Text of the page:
• Tiye Naeemah Cort

I Wish My Teacher Knew...

Prompted by a post I saw on Facebook a couple days ago, I did a journal-writing exercise with my juniors over the past couple of days where their writing prompt was simply to finish the sentence “I wish my teacher knew…” And though I knew that this little experiment could potentially backfire, I decided to undertake the challenge of really listening to my students and hearing what they had to say. I must admit that some of the answers I heard were much more insightful than expected and quite helpful. I recommend this exercise for any teacher who is unafraid of hearing the truth about themselves from young minds. Tell your students to take it seriously and remember that their opinions and feelings are valid. Reevaluate the way you teach, think, and present information to them because this exercise will show you that they notice.

Many of my students wrote about complaints regarding long homework assignments and writing expectations. A few of my students wrote things like: ”I wish my teacher knew that I learn differently, and that just because I don’t always ‘get it’ in the way she teaches it, doesn’t mean that I am a failure or that I am dumb.” This was one of the most disappointing things to hear, even after my students reassured me that it did not apply to me. Entering my Ph.D. studies in Special Education, it is my goal to make sure that the needs of students who learn differently, have learning disabilities, or simply need a bit more time are met. Nothing is worse than feeling like your teacher questions your intelligence when you simply don’t understand something. Hearing that some of my students felt like their past teachers thought they were dumb really made me understand the importance of varying my teaching style, making sure that every student somehow gets it, and checking for understanding.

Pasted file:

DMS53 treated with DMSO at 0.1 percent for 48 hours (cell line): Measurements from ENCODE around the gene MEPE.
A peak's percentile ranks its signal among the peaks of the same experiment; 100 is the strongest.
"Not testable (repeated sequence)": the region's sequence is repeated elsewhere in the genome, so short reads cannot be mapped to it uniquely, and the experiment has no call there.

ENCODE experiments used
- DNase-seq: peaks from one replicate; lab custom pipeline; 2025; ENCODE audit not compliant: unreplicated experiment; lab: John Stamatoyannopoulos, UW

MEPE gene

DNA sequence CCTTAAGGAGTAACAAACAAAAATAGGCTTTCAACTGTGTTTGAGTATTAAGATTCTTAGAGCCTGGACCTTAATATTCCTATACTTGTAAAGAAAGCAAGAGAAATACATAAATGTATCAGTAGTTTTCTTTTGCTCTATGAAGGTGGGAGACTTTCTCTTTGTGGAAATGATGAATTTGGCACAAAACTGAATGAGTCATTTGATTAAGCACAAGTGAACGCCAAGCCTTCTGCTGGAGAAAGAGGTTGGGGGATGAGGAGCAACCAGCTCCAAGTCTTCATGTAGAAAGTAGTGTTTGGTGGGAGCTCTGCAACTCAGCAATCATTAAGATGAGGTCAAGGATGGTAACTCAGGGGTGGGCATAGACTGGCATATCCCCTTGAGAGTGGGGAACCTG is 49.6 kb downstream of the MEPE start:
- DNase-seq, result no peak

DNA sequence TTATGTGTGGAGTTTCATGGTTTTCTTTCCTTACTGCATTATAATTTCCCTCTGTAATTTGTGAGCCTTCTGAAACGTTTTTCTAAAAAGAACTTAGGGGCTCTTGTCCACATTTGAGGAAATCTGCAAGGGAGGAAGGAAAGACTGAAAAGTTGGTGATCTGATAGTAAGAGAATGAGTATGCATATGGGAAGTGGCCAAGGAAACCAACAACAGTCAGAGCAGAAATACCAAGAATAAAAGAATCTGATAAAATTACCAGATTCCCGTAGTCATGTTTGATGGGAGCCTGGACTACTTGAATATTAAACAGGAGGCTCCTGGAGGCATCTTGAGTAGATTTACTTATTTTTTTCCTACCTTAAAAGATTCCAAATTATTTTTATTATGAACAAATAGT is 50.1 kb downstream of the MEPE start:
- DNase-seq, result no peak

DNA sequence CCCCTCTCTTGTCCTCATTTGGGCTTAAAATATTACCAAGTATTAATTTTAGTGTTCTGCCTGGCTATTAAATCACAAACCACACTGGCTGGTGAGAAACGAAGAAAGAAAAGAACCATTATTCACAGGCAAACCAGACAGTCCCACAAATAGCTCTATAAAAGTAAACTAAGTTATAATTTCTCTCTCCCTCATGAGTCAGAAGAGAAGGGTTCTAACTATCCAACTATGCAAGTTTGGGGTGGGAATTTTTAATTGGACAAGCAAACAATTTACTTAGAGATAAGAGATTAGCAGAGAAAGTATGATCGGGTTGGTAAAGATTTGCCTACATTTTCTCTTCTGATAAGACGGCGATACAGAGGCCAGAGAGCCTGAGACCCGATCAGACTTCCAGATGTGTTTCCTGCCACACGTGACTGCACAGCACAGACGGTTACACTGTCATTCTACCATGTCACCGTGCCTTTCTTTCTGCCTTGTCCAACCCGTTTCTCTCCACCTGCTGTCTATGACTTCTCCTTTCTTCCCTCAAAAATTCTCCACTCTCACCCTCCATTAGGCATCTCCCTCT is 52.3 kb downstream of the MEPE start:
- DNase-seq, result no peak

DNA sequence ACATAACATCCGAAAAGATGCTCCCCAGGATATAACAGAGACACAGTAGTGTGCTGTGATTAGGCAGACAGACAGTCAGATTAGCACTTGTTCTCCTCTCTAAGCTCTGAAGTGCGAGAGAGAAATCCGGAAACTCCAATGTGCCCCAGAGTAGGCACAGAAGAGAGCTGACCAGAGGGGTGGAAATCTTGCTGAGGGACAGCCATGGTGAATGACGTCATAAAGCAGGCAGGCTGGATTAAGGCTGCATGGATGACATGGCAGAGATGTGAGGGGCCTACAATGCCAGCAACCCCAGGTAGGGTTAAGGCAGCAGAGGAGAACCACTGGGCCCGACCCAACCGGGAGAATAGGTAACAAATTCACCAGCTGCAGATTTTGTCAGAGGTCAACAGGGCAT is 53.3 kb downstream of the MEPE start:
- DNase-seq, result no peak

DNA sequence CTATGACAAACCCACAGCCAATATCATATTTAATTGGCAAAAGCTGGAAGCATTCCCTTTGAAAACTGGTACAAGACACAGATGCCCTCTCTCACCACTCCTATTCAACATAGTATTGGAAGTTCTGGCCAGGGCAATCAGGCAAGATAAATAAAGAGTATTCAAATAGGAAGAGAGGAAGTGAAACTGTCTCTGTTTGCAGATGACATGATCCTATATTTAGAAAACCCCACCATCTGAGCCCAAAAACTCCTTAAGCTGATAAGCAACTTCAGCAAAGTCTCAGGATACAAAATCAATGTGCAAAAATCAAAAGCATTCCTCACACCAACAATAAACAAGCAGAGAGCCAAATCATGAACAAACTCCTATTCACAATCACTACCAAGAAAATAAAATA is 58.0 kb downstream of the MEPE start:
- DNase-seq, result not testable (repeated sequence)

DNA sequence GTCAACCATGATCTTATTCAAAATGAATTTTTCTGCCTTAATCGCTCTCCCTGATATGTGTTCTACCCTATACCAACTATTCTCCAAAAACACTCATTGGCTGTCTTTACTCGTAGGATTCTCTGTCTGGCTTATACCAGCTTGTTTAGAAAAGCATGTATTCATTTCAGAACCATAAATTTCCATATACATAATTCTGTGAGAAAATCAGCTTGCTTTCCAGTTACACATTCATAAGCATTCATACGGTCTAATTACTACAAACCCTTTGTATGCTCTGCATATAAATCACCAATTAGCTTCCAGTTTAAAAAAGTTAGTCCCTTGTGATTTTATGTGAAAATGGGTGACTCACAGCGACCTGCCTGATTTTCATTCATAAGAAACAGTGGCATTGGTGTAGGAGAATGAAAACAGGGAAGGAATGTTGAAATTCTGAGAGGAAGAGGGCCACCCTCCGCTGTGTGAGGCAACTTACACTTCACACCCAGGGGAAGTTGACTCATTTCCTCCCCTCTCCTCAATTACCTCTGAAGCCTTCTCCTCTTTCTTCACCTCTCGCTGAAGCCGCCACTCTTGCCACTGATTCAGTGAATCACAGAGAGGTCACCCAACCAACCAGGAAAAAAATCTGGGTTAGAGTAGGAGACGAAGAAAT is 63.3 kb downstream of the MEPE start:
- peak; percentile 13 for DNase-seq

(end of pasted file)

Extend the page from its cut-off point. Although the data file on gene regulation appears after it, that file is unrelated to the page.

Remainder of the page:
I would say the comment that most struck me was “I wish my teacher knew how silly she sounds when she advocates opinions from a victimized female black perspective, e.g. black history month, racial interactions in literature, race in current events, gender interactions in literature, the definition of sexism, the black struggle, etc. I wish she appreciated how it perpetuates the white-guilt-social-justice-liberalism that penetrates [this community].”

It caught me not only by surprise, but completely off guard. I allowed him to finish reading his response as the rest of the class eagerly watched my attentive expression sit motionless on my face for a moment, then slowly transform into a content smile. Keeping in mind that this was coming from a white male teenager, I first wanted to make sure that I phrased my response strategically and calmly while turning this into a learning moment. I said something to the effect of:

“Thank you for the honesty in your response. I always encourage my students to be honest in our discussions, and I value all of your opinions. That being said, I must say that I do not ever advocate opinions from a ‘victimized female black perspective’. I am a black female, but I am far from a victim. The same way that I allow you to share your honesty and opinions, I have been honest about the fact that we tend to overlook the significance of racial interactions in American literature, which contributes to the time periods and plot lines that we are studying. We have talked about sexism in “The Scarlet Letter” and “The Great Gatsby” because it is a major part of character development in each novel. As for the ‘black struggle’, which I don’t expect you to know much about due to inexperience, inability to relate, and the assumption that black women like me are victimizing themselves, I have yet to use the term in this classroom before now. I have spoken from my own experience, stated facts, and encouraged all of my students to look beyond the little circle of boarding school and small town New England to see the truths and other perspectives of what is going on elsewhere in our country today. I never intended for that to come off as sounding like a victim. I intended to share my knowledge for the sake of your learning, as every teacher should.